Monday, June 24, 2013

Seventh-Annual Art of the Car Concours brings fine cars to the Kansas City Art Institute

Every weekend throughout the summer we visit car shows and cruises full of run-of-the-mill muscle cars, old trucks, and rat rods.  And I do love all of these events, which is why I keep going back.  But once in awhile, it’s nice to class it up a bit and check out some really fancy stuff.  The annual Art of the Car Concours is just such an event.  This is an opportunity to see local and national fine automobiles that rarely see the light of day.  But here they were, all on the manicured lawn of the Kansas City Art Institute for everyone to see.  Yeah, it was hot, muggy, and even a little rainy.  But it was worth a little discomfort to experience this very special show.

This radical looking sports car is a 1950 Diedt, which was owned by Eddie Anderson, the actor who played Jack Benny’s sidekick Rochester on radio and film.  This custom-built machine, also known as the Rochester Special, was built by racing fabricator Emil Diedt for Anderson for both sports car racing and street use.  This not only has a great history, but it’s also an outstanding car.  This sleek, sporty design pre-dates the Corvette by three years, but it certainly looks more potent than a ’53 Corvette.  The most radical Lamborghini today couldn’t have more impact than this did driving through Hollywood in 1950.

One of my favorite cars at this event was Steven Plaster’s 1931 Cord L-29 Cabriolet.  Just look at this thing.  All that pristine black and silver and red—it’s just so classy.  Even those chrome wheels are spinning works of art.  This was the first front-wheel-drive car built in America, and at more than $3,000, it was one of the most expensive.  They only made about 4,400 of these during their short, three-year run, as the Great Depression killed off many cars like this.  I’ve seen a few L-29s, but none more striking and beautiful as this one.

This 1965 Ferrari 250 LM has such an incredible history, I’m surprised they even let me take a picture of it.  This car actually won the 24-Hours of Le Mans in 1965 with Kansas City’s Masten Gregory and Jochen Rindt behind the wheel.  This was also the last Ferrari ever to win at Le Mans.  Amazing.  And here it was, sitting in the Kansas City humidity.  Normally this car would be on display at the Hall of Fame museum at Indianapolis Motor Speedway.  Now as vintage Ferraris go, I wouldn’t say this one is the best looking I’ve ever seen, but if you want something that has an impressive back story, this is it.

My dad’s favorite car at the show was this ’59 Eldorado Biarritz convertible.  The Argyle Blue paint was pretty (can you imagine what kind of work went into getting perfect paint on a car this long?!), but the real story was in the white leather interior.  This was the first year Cadillac ever offered bucket seats as a rarely ordered option, and this car had them.  Of course, all ’59 Eldorado Biarritzes are rare; they only built 1,320 of them.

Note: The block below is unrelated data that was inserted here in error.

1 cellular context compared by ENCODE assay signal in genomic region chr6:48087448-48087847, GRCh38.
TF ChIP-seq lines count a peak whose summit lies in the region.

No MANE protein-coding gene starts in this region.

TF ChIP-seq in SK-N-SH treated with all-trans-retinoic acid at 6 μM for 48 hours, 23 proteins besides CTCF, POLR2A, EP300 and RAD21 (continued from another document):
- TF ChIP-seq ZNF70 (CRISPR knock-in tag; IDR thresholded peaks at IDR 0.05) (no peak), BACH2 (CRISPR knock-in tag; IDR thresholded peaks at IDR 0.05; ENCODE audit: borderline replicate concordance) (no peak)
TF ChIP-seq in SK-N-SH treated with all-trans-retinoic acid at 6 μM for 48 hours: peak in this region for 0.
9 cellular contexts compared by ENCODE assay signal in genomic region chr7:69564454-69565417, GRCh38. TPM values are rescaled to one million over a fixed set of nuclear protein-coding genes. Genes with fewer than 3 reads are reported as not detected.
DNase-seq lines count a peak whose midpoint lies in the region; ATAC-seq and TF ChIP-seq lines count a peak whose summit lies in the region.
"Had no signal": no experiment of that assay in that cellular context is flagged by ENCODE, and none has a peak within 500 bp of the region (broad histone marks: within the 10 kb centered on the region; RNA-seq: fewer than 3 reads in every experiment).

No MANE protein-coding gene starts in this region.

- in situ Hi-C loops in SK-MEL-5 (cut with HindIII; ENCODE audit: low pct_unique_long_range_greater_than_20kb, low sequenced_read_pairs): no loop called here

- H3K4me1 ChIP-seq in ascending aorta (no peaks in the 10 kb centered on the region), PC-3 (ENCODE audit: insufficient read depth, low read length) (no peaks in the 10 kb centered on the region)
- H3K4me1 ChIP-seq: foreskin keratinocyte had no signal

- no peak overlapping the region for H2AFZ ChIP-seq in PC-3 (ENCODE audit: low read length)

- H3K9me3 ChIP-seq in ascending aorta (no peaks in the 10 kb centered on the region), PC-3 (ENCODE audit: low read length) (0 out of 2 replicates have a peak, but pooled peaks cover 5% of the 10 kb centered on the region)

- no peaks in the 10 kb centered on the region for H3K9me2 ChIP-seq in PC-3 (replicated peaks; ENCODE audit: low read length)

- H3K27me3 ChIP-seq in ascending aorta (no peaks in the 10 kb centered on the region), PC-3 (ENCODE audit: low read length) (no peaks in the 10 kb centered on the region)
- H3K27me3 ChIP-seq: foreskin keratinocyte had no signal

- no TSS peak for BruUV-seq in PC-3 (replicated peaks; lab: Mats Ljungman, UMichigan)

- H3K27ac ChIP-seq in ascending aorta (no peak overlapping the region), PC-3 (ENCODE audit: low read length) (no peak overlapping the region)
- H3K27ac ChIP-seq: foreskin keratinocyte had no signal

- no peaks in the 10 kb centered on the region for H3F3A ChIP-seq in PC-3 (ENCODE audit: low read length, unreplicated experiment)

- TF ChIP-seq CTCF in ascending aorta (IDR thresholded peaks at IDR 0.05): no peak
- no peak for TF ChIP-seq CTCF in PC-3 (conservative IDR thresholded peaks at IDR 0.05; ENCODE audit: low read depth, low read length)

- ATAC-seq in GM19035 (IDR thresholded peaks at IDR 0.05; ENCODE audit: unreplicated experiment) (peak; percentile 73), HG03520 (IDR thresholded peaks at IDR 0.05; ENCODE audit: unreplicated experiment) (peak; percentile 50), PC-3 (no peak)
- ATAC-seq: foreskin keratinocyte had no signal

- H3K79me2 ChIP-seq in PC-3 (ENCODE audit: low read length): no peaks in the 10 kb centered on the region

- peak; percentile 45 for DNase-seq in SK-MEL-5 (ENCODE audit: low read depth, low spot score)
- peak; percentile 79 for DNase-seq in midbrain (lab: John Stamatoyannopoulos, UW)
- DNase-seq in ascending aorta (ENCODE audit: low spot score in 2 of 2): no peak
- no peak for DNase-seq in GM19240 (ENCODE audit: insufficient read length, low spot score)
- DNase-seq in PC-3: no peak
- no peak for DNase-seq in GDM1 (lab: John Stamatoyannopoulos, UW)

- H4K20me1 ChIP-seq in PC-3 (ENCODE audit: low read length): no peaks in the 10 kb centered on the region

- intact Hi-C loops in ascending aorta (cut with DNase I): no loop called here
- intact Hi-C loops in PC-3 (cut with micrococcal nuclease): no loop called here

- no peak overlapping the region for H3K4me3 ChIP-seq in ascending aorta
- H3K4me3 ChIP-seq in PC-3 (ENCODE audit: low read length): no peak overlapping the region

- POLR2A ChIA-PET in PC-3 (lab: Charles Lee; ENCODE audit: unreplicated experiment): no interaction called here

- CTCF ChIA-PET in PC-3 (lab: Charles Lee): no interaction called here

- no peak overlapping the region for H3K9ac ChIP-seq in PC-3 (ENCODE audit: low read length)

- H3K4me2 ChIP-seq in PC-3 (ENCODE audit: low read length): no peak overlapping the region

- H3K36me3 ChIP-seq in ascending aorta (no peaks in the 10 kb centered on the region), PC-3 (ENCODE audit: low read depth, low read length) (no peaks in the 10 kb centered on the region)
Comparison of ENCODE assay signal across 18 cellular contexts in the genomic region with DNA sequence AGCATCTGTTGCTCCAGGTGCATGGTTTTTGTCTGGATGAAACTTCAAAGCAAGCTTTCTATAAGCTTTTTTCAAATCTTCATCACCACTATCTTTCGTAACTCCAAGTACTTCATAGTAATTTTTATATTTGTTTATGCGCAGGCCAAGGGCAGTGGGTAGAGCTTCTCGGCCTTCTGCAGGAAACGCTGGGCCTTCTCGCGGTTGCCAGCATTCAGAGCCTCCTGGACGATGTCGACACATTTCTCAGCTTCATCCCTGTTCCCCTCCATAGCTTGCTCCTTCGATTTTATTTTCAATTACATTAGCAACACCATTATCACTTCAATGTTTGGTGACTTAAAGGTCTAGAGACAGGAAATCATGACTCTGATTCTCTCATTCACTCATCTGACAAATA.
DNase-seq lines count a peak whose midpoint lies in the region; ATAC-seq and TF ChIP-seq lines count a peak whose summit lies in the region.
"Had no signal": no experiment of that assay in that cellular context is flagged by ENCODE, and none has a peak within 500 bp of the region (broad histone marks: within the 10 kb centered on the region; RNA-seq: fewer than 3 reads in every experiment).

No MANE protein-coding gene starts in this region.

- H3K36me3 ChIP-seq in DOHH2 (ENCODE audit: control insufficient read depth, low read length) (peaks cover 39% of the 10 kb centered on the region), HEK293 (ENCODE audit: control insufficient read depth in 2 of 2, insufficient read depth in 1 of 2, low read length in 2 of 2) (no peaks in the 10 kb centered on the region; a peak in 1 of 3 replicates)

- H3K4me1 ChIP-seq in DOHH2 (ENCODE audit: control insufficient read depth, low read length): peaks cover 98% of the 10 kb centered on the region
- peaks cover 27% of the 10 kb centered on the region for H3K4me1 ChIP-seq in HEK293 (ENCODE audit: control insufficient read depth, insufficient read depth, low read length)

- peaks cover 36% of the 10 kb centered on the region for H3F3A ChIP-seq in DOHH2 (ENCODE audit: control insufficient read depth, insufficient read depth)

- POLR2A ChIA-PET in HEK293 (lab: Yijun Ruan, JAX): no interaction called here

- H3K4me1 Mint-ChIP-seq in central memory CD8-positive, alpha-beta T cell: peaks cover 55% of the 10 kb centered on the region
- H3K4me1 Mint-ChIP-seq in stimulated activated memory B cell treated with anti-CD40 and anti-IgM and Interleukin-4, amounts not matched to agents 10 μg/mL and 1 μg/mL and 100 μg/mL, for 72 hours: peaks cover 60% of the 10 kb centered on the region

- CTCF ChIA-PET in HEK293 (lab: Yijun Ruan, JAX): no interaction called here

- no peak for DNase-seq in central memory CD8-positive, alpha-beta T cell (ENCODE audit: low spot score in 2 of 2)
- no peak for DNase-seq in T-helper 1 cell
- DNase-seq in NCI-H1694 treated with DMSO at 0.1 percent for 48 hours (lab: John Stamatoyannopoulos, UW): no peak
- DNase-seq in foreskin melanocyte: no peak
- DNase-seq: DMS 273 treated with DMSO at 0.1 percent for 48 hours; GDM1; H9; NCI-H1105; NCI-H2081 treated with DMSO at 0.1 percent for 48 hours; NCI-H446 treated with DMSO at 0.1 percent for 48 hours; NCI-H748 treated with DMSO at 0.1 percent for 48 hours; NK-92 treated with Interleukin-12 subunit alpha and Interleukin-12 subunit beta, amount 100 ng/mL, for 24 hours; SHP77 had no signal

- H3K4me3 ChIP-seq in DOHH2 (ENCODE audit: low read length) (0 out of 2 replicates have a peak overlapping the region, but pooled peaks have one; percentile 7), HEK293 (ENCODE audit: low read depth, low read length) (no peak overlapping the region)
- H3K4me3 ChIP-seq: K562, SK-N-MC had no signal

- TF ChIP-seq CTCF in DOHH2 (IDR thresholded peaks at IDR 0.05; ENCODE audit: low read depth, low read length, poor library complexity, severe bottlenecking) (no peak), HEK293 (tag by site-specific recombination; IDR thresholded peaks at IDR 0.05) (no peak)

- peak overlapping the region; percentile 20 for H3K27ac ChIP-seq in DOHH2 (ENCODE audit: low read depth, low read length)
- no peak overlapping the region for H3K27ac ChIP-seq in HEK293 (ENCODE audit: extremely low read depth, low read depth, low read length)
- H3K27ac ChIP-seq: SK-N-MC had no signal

OK, so this isn’t a full-on Classic like some of these cars, but I like old Buicks, and I like old pace cars, so it gets a call-out.  This is a ’76 Buick Century Indy 500 Pace Car replica.  They built 1,290 replicas, so this is really pretty rare.  The actual pace car had a 306-hp turbocharged V6, but this one was a V8.  Country music singer and NASCAR driver Marty Robbins drove the actual car.  This particular example has some history, too.  It was recently featured in an article in Hemmings Muscle Machines.

There are just so many other cars worthy of their own features that there’s no way a blog post can do them all justice.  There was a ridiculously valuable 1960 Birdcage Maserati that had been driven by Sir Sterling Moss, oh, and Moss himself was also there.  There was a ’54 Hudson Italia brought in by Hyman’s Classic Cars in St. Louis.  There was a 1935 Supercharged Model 851 Auburn Speedster, one of 146 ever built (although there might be 100,000 fakes out there).  And a blue and red 1957 Ferrari 250 GT Long Wheelbase Berlinetta was quite impressive.

I tried to catch a picture of most everything there.  You can check them out in the slideshow below, or click this link for a better version.


  1. Great pictures! Sorry I missed this one.

  2. Good article and pictures Craig.

    I enjoyed the show again, it had the depth and breadth of the history of the automobile. I found it unfortunate that there were fewer quality Edwardian and Brass era cars there than in the past.

    Like you I found the Cord L29 spectacular. I did, however, spend an inordinate amount of time gazing upon the '51 Roller bare chassis. So much to absorb there, including what kind of sockets could have taken apart the pumpkin.

    The most fun we had was comparing the Mini racers. One was down and dirty, the other crisply turned out. Our consensus was the green one truly represented what serious Mini racing was all about.